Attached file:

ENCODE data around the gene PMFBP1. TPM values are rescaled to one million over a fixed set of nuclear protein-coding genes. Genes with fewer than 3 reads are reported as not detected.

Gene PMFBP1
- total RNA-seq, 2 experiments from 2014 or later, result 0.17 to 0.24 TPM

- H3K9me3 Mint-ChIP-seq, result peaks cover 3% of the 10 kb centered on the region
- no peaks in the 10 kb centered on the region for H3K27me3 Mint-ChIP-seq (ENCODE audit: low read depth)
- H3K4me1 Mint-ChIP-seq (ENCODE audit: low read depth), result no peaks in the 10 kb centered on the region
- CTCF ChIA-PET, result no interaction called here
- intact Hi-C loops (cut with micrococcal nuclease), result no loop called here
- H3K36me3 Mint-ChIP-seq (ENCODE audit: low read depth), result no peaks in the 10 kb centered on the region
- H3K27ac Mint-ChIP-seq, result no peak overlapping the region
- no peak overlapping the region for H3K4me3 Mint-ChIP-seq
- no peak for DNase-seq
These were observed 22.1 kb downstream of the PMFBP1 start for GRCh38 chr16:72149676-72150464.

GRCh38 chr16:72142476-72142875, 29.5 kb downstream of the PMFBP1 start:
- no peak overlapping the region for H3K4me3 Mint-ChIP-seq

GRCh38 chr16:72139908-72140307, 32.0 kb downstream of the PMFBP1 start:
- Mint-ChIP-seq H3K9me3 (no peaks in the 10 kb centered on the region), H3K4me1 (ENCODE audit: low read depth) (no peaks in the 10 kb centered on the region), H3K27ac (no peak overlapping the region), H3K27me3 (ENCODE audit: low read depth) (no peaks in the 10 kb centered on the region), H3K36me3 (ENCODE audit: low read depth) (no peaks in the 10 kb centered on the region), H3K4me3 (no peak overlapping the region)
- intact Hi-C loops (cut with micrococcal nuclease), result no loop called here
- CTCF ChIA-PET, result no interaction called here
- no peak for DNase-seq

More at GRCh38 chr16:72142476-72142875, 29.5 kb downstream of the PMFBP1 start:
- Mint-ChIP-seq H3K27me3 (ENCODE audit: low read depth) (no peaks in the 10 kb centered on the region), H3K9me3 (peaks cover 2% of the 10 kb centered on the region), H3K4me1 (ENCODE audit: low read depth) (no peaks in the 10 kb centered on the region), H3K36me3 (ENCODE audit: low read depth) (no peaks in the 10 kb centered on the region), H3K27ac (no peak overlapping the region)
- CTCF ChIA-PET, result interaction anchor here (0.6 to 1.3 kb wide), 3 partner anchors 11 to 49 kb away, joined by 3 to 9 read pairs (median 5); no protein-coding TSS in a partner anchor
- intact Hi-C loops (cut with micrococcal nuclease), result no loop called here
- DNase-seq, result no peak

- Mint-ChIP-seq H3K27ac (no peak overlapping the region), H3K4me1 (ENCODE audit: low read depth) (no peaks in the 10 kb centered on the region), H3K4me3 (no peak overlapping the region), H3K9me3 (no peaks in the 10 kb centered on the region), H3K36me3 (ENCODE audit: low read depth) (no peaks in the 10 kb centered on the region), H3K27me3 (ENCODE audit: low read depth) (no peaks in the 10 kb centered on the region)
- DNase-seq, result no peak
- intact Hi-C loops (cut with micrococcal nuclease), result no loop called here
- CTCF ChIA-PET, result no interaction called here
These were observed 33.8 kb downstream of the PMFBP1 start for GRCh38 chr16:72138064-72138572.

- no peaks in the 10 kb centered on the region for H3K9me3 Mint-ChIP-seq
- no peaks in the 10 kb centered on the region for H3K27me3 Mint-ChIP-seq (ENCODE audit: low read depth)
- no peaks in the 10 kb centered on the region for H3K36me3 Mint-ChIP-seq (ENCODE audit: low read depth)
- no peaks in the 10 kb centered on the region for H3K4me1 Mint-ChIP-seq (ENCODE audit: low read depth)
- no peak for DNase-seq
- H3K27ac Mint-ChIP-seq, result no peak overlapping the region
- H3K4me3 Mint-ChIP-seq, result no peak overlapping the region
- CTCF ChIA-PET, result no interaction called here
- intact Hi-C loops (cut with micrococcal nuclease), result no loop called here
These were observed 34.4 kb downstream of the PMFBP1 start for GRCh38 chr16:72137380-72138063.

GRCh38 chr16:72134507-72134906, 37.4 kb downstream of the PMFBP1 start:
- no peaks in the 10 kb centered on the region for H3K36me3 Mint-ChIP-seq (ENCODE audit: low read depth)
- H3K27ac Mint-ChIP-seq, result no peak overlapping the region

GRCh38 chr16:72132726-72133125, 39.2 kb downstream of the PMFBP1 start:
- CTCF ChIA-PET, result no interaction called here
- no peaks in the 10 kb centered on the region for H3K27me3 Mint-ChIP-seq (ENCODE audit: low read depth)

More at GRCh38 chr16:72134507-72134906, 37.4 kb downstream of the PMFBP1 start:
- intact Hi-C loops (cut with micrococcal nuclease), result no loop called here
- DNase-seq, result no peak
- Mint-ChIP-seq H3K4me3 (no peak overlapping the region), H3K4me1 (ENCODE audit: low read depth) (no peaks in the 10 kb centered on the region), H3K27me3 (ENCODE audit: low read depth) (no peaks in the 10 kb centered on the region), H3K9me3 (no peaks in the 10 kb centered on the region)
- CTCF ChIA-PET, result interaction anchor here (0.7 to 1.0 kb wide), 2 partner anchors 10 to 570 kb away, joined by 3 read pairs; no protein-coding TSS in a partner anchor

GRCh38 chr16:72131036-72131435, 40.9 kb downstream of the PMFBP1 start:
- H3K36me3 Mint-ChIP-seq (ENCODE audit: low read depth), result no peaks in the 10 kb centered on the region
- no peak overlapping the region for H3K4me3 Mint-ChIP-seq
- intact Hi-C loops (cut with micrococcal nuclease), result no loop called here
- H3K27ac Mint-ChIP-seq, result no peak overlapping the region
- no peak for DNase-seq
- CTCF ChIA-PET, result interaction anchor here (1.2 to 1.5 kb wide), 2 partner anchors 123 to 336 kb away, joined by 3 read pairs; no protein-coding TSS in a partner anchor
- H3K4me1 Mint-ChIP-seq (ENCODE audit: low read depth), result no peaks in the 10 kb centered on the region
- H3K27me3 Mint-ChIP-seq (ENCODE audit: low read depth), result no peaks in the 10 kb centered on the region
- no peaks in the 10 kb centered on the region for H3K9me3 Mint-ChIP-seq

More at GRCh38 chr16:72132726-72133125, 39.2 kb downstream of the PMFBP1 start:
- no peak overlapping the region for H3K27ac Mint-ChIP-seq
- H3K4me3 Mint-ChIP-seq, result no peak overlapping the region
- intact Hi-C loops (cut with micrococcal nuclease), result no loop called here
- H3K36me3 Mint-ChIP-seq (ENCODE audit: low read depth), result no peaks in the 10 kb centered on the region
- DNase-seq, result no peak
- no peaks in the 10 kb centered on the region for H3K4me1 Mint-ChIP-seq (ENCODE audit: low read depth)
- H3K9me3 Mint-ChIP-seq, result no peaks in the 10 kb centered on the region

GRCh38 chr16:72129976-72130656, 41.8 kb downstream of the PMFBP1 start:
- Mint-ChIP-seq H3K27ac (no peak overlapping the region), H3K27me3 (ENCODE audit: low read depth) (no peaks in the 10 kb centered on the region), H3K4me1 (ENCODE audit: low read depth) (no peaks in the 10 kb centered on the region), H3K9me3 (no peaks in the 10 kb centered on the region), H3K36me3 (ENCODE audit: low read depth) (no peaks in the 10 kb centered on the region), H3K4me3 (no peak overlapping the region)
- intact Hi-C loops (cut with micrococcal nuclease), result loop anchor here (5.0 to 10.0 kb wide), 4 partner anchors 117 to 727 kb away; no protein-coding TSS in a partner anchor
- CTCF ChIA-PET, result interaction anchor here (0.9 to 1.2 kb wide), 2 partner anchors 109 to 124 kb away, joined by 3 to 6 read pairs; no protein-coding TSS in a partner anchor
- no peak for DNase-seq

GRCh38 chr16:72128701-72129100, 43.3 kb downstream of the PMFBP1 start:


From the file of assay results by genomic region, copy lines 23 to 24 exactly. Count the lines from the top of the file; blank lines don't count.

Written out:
- CTCF ChIA-PET, result interaction anchor here (0.6 to 1.3 kb wide), 3 partner anchors 11 to 49 kb away, joined by 3 to 9 read pairs (median 5); no protein-coding TSS in a partner anchor
- intact Hi-C loops (cut with micrococcal nuclease), result no loop called here